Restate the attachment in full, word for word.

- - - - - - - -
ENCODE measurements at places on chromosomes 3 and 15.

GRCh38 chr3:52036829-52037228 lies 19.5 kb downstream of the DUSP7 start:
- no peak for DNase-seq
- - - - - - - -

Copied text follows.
ENCODE measurements at places on chromosomes 3 and 15.

GRCh38 chr3:52036829-52037228 lies 19.5 kb downstream of the DUSP7 start:
- no peak for DNase-seq